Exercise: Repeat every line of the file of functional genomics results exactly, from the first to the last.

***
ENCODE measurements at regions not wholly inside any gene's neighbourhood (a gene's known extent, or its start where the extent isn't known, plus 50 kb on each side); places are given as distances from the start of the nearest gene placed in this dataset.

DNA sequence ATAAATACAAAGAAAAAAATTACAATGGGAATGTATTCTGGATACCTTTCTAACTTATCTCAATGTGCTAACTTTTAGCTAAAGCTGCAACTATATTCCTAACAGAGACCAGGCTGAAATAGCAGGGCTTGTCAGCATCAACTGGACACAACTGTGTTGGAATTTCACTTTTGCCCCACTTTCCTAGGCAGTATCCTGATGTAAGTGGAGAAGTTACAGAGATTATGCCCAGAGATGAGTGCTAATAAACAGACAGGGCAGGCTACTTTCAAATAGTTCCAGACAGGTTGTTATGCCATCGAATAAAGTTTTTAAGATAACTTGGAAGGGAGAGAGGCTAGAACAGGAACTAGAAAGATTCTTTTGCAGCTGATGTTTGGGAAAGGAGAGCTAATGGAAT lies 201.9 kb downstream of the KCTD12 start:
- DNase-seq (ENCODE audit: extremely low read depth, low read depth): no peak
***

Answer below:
ENCODE measurements at regions not wholly inside any gene's neighbourhood (a gene's known extent, or its start where the extent isn't known, plus 50 kb on each side); places are given as distances from the start of the nearest gene placed in this dataset.

DNA sequence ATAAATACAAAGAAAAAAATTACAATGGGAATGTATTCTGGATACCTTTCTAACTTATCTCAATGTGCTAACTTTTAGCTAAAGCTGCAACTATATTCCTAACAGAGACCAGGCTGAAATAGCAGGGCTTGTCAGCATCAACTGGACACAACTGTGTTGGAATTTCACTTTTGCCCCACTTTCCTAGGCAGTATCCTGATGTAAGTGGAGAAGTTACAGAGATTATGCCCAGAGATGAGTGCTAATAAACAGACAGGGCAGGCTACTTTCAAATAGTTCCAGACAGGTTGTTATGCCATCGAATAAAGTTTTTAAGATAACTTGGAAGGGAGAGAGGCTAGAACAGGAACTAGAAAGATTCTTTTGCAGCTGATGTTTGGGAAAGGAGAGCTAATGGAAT lies 201.9 kb downstream of the KCTD12 start:
- DNase-seq (ENCODE audit: extremely low read depth, low read depth): no peak